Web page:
How Soccer Rules the World
If Michael Jordan and Pelé (if you have to ask, the joke’s for you) were walking down the street together anywhere except North America, 99% of the people would ask, “Who’s that guy with Pelé?” That’s how soccer rules the world. Because everybody from Manchester to Moscow, Montevideo to Melbourne, knows soccer.
Everybody may not play it. They may not all love it. Definitely not everyone eats, sleeps, and dreams it. But it dominates life around the globe in dozens of perceptible and imperceptible ways.
Soccer is the world’s most popular sport. Now, I realize that most of my women readers didn’t grow up playing after-school soccer. But bear with me a few minutes and consider today’s post a cultural education.
“Soccer is perfectly suited for a country of the hamster-treadmill pace, the remote-control zap and the national attention deficit—two 45-minute halves, the clock never stops, no commercial interruptions, the final whistle blows in less than two hours. It is a fluid game of systemized chaos…” –Jere Longman, American sportswriter
Though it started out as “the English game,” soccer (or fútbol or football, as it’s known in much of the world) quickly traveled via English sailors to the coasts of South America—Brazil, Argentina, Chile. The first Chilean soccer club was founded in the port city of Valparaiso during the 1880’s.
By 1962, when Chile hosted the FIFA World Cup and took 3rd place, soccer had come into its heyday as the sport that ruled the world. In Chile that year, the game dug the nation from the rubble of the 1960 earthquake and gave birth to an entire generation of boys named Sergio and Leonel.
Its charm endures.
What’s soccer’s lasting attraction all about? While my husband gets a “kick” out of cheering the underdogs, for me it’s about winning the impossibly challenging match.
My personal love affair with soccer began in 1990 during the Italy World Cup’s opening game, when humble Cameroon knocked the socks off defending champion Argentina. (History repeated itself in 2014 between Germany and Brazil. That day, I was shopping in downtown Santiago with my daughter, a German translation student at the time, and we watched—slack-jawed—along with everyone else in the mall.)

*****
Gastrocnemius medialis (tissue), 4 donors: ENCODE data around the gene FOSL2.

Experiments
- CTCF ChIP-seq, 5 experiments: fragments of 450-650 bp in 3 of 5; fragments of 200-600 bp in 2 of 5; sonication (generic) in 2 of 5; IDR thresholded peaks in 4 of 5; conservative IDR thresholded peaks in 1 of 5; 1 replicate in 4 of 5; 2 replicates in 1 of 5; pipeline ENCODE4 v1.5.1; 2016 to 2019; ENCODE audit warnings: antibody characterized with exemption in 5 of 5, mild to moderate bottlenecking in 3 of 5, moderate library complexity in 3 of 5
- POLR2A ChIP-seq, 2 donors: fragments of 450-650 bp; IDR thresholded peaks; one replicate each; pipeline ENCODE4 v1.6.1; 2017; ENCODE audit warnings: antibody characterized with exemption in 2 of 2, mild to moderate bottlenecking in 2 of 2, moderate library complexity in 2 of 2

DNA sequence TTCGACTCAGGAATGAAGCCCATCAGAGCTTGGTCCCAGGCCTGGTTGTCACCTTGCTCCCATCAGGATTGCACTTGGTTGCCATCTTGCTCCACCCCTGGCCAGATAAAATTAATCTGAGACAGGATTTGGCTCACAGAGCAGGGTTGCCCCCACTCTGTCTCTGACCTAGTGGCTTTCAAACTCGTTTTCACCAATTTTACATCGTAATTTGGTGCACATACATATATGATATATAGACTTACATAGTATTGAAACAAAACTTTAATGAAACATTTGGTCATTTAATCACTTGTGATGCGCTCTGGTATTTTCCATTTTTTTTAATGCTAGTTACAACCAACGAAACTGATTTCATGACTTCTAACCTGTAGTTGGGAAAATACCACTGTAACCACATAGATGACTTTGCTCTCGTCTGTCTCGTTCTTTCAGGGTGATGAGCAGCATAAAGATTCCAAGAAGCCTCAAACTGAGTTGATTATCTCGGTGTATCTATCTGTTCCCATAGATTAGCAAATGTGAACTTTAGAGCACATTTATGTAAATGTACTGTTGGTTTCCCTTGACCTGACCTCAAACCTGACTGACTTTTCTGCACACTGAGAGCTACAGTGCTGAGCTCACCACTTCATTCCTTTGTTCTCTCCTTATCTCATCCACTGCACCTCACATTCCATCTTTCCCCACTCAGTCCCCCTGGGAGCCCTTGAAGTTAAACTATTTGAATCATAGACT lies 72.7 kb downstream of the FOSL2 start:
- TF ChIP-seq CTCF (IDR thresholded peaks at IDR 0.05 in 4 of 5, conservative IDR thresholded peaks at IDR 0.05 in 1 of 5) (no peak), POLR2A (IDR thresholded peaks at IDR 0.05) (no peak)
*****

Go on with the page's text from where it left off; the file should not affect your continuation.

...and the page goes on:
“The more difficult the victory, the greater the happiness in winning.” –Pelé, Brazilian footballer
Then to our surprise, Chile’s most popular team, the iconic Colo-Colo, triumphed in South America’s 1991 Copa Libertadores. Later we moved to within a block of their stadium and could hear the games on the loudspeakers! (Believe me, that only slightly mollified my indignation over their graffiti wars on our walls.)
During the ’90’s in Linares, we watched Real Madrid play every Saturday or Sunday afternoon—sponsored by MegaVisión—while I mended socks and the neighborhood kids thronged at the windows and doors. That decade we learned that soccer fervor would win us more friends and hook more hearts than we could imagine. And though our favorite player wasn’t brilliant, he still carried his team to Spain’s national championship and snagged the Golden Boot—the pichichi, the high scorer.